Is there a political party for both rich and poor people? Watch

Zoqua
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#21
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#21
(Original post by stillcrying)
So they wouldn't respect democracy...
Yeah for some reason that doesn't sit well with me.
You are aware right that the a lot has changed since 2016... The public have had a lot of time to think on the Brexit referendum. Many of the people who voted Brexit have actually died in the interval (which just shows how messed up our voting system is, that 80-90 year olds who will not be affected by the result can vote but us 16 year old's can't), while the number of remainers is growing. The public are now also better informed than they were in 2016, so people now actually understand what they're voting for. In short, the public view has changed since 2016 (so it is no longer undemocratic in that way to revoke).

Sources/evidence for the change in votes:
https://whatukthinks.org/eu/question...ould-you-vote/
https://www.theguardian.com/politics...l-full-results
https://www.bbc.co.uk/news/uk-politics-47693645
https://www.standard.co.uk/news/poli...-a4257476.html
https://www.independent.co.uk/news/u...-a8541971.html
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naya.more01
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#22
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#22
(Original post by picklejuice2001)
Pls answer without being too biased with your opinion.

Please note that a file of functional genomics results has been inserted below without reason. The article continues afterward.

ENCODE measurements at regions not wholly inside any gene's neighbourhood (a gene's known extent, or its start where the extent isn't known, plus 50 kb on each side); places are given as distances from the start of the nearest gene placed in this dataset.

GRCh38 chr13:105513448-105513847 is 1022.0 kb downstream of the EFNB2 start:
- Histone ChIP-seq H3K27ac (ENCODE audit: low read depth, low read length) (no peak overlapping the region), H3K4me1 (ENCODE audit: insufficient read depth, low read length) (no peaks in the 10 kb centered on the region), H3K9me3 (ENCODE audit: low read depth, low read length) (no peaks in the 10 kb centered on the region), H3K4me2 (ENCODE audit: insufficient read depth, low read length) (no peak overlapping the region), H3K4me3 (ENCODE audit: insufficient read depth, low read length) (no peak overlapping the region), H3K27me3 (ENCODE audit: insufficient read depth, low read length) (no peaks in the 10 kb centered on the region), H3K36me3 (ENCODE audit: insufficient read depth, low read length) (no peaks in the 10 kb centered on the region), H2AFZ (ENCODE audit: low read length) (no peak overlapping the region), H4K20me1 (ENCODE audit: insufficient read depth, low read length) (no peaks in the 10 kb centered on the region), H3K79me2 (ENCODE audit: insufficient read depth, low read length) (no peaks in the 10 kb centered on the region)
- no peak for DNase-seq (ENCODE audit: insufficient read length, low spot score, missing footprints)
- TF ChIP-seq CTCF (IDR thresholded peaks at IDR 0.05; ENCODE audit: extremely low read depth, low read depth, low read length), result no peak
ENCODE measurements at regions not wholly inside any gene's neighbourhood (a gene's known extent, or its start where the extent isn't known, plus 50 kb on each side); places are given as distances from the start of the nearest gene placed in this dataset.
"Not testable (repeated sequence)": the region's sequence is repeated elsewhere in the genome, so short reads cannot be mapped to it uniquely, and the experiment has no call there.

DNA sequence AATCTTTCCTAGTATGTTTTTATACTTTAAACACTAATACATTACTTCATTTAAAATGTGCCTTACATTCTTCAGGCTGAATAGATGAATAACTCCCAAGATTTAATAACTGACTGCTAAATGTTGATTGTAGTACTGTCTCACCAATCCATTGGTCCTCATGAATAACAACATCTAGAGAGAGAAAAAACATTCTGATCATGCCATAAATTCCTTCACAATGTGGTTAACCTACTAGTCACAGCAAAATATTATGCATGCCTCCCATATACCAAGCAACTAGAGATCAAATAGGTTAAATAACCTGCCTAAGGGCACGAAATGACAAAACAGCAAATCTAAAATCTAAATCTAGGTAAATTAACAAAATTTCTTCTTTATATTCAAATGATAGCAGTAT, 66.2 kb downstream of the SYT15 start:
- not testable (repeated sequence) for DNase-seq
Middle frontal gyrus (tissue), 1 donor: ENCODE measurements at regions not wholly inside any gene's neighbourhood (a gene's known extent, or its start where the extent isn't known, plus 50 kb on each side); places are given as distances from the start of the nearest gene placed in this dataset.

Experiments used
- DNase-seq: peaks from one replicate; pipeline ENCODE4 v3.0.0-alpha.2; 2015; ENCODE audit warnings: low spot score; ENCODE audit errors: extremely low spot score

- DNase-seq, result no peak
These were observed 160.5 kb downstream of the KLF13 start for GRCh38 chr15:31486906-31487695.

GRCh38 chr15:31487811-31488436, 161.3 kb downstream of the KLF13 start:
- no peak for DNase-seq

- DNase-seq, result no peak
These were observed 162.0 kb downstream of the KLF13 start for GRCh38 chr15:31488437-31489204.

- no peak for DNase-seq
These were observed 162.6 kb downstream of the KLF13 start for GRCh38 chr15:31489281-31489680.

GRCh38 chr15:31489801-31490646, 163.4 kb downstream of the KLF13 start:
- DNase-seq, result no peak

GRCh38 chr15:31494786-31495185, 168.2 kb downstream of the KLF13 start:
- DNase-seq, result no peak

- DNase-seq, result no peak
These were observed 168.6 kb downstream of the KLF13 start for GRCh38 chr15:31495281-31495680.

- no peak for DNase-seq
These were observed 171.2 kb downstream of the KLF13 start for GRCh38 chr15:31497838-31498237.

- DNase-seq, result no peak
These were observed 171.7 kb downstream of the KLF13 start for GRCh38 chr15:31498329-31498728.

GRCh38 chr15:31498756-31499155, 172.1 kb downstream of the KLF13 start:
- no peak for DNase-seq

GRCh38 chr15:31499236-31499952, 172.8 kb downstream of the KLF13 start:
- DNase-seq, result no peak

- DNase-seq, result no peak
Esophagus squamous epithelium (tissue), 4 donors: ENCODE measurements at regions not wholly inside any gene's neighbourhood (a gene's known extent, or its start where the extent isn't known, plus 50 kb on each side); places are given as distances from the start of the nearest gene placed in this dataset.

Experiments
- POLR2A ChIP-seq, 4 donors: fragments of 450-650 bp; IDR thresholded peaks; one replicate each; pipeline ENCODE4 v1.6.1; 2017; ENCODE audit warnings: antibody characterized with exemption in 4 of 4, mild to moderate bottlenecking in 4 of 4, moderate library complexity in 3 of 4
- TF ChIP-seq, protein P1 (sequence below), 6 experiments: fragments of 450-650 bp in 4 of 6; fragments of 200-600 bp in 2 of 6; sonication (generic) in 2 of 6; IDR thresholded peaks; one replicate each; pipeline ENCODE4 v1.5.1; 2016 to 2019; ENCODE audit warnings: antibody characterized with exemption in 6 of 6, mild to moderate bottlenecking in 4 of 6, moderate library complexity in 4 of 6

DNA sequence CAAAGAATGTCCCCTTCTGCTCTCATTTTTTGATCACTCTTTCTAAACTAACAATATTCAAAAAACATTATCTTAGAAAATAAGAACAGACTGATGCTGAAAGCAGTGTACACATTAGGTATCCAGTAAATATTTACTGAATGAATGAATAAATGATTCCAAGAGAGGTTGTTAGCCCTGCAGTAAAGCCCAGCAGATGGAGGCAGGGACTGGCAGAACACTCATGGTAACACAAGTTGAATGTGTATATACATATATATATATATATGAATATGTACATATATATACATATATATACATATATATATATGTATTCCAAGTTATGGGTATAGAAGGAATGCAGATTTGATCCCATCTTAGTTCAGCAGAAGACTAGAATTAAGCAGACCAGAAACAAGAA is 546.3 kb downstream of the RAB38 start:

i would say green tbh
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teenpolitics
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#23
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#23
(Original post by Zoqua)
You are aware right that the a lot has changed since 2016... The public have had a lot of time to think on the Brexit referendum. Many of the people who voted Brexit have actually died in the interval (which just shows how messed up our voting system is, that 80-90 year olds who will not be affected by the result can vote but us 16 year old's can't), while the number of remainers is growing. The public are now also better informed than they were in 2016, so people now actually understand what they're voting for. In short, the public view has changed since 2016 (so it is no longer undemocratic in that way to revoke).

Sources/evidence for the change in votes:
https://whatukthinks.org/eu/question...ould-you-vote/
https://www.theguardian.com/politics...l-full-results
https://www.bbc.co.uk/news/uk-politics-47693645
https://www.standard.co.uk/news/poli...-a4257476.html
https://www.independent.co.uk/news/u...-a8541971.html
the age point you make is quite ridiculous. the proportions of age are roughly always the same. so there’s a similar proportion of 70 years old today as in 2016, same for 18 year olds. if leave won again, two years later you’d get people who are 16 in 2020, saying ‘my voice wasn’t heard’.

there’s no evidence to suggest remain support is growing, that’s why around or just over 50% of all opinion polls are for leave supporting parties. leavers are more leave than ever, and remainers are more remain than ever, opinions are deepening not wavering.

To say the public’s opinion has changed without much evidence is naive.
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stillcrying
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#24
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#24
(Original post by Zoqua)